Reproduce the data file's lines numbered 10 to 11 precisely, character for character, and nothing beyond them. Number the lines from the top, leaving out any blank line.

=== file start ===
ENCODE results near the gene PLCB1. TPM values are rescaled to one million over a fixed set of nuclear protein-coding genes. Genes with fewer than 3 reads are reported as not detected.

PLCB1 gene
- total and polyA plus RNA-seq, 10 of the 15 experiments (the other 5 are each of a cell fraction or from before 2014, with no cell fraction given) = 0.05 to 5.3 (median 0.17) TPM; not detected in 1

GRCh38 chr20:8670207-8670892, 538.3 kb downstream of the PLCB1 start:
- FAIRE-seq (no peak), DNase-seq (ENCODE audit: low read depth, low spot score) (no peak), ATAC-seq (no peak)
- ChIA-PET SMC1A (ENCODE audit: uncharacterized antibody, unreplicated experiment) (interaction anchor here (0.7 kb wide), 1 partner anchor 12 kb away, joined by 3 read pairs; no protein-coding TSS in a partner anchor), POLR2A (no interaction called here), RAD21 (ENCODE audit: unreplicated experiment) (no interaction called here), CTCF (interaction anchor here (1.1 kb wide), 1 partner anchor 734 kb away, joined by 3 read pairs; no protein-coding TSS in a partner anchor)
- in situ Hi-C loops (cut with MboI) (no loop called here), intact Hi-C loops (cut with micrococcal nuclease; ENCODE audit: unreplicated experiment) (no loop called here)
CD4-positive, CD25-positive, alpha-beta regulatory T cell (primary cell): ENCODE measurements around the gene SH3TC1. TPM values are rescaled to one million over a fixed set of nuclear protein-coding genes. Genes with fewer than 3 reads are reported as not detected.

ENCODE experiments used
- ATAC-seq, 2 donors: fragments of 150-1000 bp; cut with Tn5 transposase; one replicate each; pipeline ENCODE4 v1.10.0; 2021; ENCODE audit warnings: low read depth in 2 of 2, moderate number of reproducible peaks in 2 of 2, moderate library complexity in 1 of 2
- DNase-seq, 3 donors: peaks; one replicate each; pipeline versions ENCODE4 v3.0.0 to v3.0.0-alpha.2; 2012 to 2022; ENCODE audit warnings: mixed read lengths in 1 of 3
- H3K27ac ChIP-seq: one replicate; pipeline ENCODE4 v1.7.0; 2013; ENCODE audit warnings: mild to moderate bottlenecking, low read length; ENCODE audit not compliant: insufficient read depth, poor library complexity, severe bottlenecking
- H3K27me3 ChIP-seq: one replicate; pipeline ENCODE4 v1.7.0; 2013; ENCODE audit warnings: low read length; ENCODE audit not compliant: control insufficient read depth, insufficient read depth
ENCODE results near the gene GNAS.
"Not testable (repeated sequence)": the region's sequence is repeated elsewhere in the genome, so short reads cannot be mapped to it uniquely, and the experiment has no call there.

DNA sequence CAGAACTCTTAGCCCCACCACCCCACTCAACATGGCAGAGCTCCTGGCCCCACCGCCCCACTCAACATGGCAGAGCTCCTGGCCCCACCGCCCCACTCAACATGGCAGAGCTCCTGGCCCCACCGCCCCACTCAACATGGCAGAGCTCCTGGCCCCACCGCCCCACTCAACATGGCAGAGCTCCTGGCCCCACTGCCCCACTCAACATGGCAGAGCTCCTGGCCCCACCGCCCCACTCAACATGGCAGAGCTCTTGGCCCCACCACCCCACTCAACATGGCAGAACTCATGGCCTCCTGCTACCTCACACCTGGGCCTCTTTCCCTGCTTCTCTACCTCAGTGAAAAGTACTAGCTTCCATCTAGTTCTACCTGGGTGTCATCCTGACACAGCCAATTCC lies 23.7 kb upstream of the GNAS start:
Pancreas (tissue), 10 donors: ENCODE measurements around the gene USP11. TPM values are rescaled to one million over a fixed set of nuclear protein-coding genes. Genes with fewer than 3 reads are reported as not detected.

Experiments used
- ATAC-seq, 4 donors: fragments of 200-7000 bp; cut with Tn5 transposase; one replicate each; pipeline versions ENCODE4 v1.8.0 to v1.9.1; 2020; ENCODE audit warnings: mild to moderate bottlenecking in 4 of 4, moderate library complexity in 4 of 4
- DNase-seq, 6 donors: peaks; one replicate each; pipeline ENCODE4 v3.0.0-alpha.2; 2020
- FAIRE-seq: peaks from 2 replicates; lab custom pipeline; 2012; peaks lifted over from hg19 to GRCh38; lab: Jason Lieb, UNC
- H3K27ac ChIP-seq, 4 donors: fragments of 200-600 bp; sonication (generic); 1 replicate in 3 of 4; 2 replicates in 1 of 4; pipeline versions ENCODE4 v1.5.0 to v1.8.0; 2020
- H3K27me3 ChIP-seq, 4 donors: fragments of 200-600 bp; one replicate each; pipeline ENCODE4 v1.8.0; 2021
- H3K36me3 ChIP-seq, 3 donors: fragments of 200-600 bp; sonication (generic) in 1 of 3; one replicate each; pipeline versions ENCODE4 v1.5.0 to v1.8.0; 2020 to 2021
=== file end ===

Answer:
- ATAC-seq, 2 donors: fragments of 150-1000 bp; cut with Tn5 transposase; one replicate each; pipeline ENCODE4 v1.10.0; 2021; ENCODE audit warnings: low read depth in 2 of 2, moderate number of reproducible peaks in 2 of 2, moderate library complexity in 1 of 2
- DNase-seq, 3 donors: peaks; one replicate each; pipeline versions ENCODE4 v3.0.0 to v3.0.0-alpha.2; 2012 to 2022; ENCODE audit warnings: mixed read lengths in 1 of 3